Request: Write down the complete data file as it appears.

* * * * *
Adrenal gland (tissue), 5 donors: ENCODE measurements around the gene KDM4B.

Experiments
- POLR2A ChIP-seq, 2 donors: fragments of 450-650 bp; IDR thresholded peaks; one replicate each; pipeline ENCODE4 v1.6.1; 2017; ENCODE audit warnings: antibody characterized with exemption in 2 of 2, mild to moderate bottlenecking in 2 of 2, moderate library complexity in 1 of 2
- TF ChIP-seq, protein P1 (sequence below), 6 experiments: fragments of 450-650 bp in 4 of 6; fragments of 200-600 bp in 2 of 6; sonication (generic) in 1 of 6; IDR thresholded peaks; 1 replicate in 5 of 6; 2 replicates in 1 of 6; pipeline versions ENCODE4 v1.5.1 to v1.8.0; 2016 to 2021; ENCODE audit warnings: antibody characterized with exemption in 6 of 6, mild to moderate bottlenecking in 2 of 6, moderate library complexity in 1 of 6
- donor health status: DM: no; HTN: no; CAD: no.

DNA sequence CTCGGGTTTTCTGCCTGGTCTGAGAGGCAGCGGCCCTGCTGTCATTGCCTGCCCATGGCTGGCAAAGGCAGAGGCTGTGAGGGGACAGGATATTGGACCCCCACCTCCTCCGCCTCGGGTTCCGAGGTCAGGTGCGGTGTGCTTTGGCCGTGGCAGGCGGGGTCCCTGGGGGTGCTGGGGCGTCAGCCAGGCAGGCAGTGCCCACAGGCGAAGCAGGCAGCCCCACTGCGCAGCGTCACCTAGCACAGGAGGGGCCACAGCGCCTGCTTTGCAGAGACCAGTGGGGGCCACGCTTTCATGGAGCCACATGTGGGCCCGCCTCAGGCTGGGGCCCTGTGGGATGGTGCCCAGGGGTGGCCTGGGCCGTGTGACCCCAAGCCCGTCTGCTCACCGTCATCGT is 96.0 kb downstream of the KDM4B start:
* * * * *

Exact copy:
Adrenal gland (tissue), 5 donors: ENCODE measurements around the gene KDM4B.

Experiments
- POLR2A ChIP-seq, 2 donors: fragments of 450-650 bp; IDR thresholded peaks; one replicate each; pipeline ENCODE4 v1.6.1; 2017; ENCODE audit warnings: antibody characterized with exemption in 2 of 2, mild to moderate bottlenecking in 2 of 2, moderate library complexity in 1 of 2
- TF ChIP-seq, protein P1 (sequence below), 6 experiments: fragments of 450-650 bp in 4 of 6; fragments of 200-600 bp in 2 of 6; sonication (generic) in 1 of 6; IDR thresholded peaks; 1 replicate in 5 of 6; 2 replicates in 1 of 6; pipeline versions ENCODE4 v1.5.1 to v1.8.0; 2016 to 2021; ENCODE audit warnings: antibody characterized with exemption in 6 of 6, mild to moderate bottlenecking in 2 of 6, moderate library complexity in 1 of 6
- donor health status: DM: no; HTN: no; CAD: no.

DNA sequence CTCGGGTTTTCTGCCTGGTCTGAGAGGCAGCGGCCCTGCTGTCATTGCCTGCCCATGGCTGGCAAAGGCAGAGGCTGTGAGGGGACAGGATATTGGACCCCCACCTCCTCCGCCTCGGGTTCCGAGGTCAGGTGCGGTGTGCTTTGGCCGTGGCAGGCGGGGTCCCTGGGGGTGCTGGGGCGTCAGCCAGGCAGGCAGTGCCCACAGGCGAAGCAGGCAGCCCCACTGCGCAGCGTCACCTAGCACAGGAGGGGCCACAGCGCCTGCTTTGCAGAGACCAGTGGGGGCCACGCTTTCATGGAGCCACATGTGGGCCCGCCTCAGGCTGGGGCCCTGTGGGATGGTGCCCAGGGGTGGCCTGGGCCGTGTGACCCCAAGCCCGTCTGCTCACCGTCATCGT is 96.0 kb downstream of the KDM4B start: